Critics Are All Saying The Same About Taylor Swift's Re-Release Of 1989

The album contains delightfully faithful recreations of classic T-Swift bangers and ballads.
Taylor Swift
Taylor Swift
Catherine Powell via Getty Images

In 2019, Taylor Swift announced that she would be rerecording her first six studio albums due to a dispute with former manager concerning the ownership of her masters.

Four years later, and Taylor has stuck to her word, today (27 October) re-releasing her fourth instalment of the back catalogue; 1989 (Taylor’s Version).

The album, originally released exactly nine years ago, marked Taylor’s full shift from country starlet to pop-star poised for global domination – and nearly a decade on, and it’s clearer than ever that she wasn’t messing around.

As with her previous re-recordings (Fearless, Red, Speak Now), the album contains delightfully faithful recreations of classic T-Swift bangers and ballads, and five glittering ‘From The Vault’ tracks – songs written for the 2014 album that didn’t make the cut.

Stats-wise, it’s been a phenomenal business decision for Taylor; according to Billboard, when she re-released Fearless, Taylor’s Version was streamed 1.47bn times, against the original’s 680mn. Red’s rerecord charted 2.86bn streams against 476mn. 1989, the album where “everyone became a Swiftie”, is expected to do even better.

This is what critics are saying about Taylor Swift’s fourth re-recording; 1989 (Taylor’s Version)...

Taylor has just re-released her version of 1989
Taylor has just re-released her version of 1989
Kevin Winter/TAS23 via Getty Images

“Reader, a confession. I made a mistake with Taylor Swift’s magnum opus. Not a nightmarishly terrible one, in truth: I gave her fifth album 1989 a broadly positive write-up when it came out in 2014. But the three-star rating that I awarded it has gnawed at me ever since. I should have given it the full five.”

The i – 5/5

“It is a snapshot of an artist going places at the speed of light. We know where that journey would lead: to Ticketmaster meltdowns and Matty Healy becoming famous for 10 minutes in Middle America. How thrilling to travel back in time and watch Swift achieving lift-off all over again.”

1989 is the album that changed everything for Swift, but also for us. After 1989, everyone became a Swiftie, whether it was the 65-year-old neighbour who offers to mow your lawn or the three-year-old you babysit who likes “Shake It Off” because of Sing. The album marked Swift’s official abandonment of country music to become a full-fledged pop star. She had already signaled this change on her 2012 cross-genre masterpiece Red, but this time there was absolutely no confusion which path she was taking, trading in her cowboy hat for some mirror shades, her guitars for glossy synths.”

NME – 5/5

“1989 (Taylor’s Version) feels more symbolic than her previous re-releases. Not only is it another step closer to having a full back catalogue of albums that she will own, but it’s also a celebration of the moment Swift really took ownership of her pop sound. As we’re witnessing the biggest year of Swift’s career so far, the artist’s ability to reinvent herself while honouring her core blueprint is only becoming more impressive. By journeying into the past, it’s a reminder that the future of Taylor Swift may hold so much more that will continue to surprise us.”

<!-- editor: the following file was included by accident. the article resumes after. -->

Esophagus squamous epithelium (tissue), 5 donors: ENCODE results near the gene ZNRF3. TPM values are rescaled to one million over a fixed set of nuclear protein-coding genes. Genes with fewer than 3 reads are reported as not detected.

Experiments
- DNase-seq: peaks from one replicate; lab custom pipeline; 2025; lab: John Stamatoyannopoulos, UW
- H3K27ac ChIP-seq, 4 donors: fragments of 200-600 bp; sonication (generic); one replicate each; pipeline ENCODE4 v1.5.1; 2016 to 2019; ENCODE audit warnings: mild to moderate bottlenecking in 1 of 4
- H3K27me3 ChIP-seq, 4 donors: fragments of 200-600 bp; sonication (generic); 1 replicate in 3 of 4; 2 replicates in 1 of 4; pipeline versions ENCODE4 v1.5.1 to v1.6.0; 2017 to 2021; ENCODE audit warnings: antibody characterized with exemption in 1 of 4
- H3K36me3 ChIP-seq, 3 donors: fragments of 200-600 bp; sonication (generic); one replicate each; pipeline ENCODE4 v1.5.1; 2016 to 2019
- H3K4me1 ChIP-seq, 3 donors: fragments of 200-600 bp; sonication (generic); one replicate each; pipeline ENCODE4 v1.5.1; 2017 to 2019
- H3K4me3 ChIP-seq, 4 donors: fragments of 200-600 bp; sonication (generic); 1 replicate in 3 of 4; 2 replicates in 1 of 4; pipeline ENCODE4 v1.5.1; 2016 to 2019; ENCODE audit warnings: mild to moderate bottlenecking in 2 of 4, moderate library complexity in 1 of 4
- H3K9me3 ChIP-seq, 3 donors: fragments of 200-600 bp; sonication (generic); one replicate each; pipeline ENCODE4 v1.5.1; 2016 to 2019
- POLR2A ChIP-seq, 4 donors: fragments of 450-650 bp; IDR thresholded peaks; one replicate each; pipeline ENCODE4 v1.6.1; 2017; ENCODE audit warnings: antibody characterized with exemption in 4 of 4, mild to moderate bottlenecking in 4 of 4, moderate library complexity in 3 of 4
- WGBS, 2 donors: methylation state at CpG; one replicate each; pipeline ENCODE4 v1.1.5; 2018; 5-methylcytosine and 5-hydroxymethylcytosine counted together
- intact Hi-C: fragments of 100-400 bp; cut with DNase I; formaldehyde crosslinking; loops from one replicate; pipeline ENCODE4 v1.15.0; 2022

The Standard – 4/5

“Say Don’t Go also feels understated until a dynamic chorus cracks the song wide open. Now That We Don’t Talk is the melodic and lyrical highlight, finding her smoothly taking down an ex after he’s gone: ‘I don’t have to pretend I like acid rock/Or that I’d like to be on a mega-yacht/With important men who think important thoughts.’ Suburban Legend matches the nostalgic feel of its Eighties synths with lyrics recalling a high school crush, while Is It Over Now? sounds big and bright and like yet another potential hit. If she can leave stuff like this lying around for years, it’s no wonder she’s so far ahead of everyone else.”

“The 1989 Vault turns out not to have any songs that would have been obvious singles, like “I Can See You,” from the “Speak Now” re-do that came out just months ago. Or if there are any leftover Max Martin/Shellback cuts still somewhere in the can, she decided to keep them there for now, in favor of emphasizing what she’s got going now with Antonoff. It’s a good call, in my mind, to make the first Vault section that sounds kind of all of a piece, and a modern-day piece. She knows what never goes out of style, even if that means reverse-engineering some of her older writing here to feel like it takes place just before midnight.”

“Where some vault tracks felt like they muddled the existing story in past rerecordings, the vault tracks on 1989 (Taylor’s Version) give it more colour – a kaleidoscope of stories and feelings that mirror the sounds heard and explored throughout. Although the rerecordings and the persistent release cycle might cause some casual listeners’ interest to wane, 1989 (Taylor’s Version) should reignite the excitement that its original era brought for fans and pop music as a whole – it’s Swift being reborn, again, in her own way.”

“With a forensic attention to detail, Swift’s remake is astonishing in its exactitude, another reminder that she is a star of a different magnitude with a mastery of her own talents and a bold business acumen. A decision which might have been a moment’s whimsy has now become an art statement that has redoubled her popularity.… It’s the kind of dazzling songcraft and pointed delivery that reminds us that, when it comes to Swift, we should accept no substitutes.”

The Times – 5/5

″ all adds up to a masterclass in mainstream songwriting. This is the album that turned Taylor Swift into the biggest singer of modern times. Nine years after it was first released, you can see why.”


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